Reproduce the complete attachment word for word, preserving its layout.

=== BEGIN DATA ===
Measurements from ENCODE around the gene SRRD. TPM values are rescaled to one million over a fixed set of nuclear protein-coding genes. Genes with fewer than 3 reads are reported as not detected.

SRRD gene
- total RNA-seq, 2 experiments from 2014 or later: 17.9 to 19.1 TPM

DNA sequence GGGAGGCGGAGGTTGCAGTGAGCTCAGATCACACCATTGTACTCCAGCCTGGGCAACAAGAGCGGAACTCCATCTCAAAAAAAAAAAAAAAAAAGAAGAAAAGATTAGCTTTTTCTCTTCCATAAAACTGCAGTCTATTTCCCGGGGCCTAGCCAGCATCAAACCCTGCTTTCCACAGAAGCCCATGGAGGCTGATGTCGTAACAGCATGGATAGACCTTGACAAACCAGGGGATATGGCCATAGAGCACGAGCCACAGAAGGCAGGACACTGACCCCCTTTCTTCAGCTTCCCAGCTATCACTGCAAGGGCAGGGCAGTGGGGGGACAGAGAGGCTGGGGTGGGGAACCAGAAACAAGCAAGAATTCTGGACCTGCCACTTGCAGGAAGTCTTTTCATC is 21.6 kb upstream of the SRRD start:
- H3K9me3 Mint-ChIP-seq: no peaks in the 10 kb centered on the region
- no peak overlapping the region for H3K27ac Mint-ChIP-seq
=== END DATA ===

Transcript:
Measurements from ENCODE around the gene SRRD. TPM values are rescaled to one million over a fixed set of nuclear protein-coding genes. Genes with fewer than 3 reads are reported as not detected.

SRRD gene
- total RNA-seq, 2 experiments from 2014 or later: 17.9 to 19.1 TPM

DNA sequence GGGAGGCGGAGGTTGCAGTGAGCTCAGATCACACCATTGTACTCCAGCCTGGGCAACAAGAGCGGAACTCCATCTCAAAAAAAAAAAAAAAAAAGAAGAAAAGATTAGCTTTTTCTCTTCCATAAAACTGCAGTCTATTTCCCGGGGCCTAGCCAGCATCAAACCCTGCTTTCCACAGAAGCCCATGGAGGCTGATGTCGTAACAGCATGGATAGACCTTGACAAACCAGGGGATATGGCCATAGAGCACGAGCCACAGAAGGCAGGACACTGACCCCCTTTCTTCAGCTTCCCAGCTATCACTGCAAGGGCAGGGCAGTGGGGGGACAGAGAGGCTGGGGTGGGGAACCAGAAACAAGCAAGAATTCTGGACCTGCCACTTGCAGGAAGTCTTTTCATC is 21.6 kb upstream of the SRRD start:
- H3K9me3 Mint-ChIP-seq: no peaks in the 10 kb centered on the region
- no peak overlapping the region for H3K27ac Mint-ChIP-seq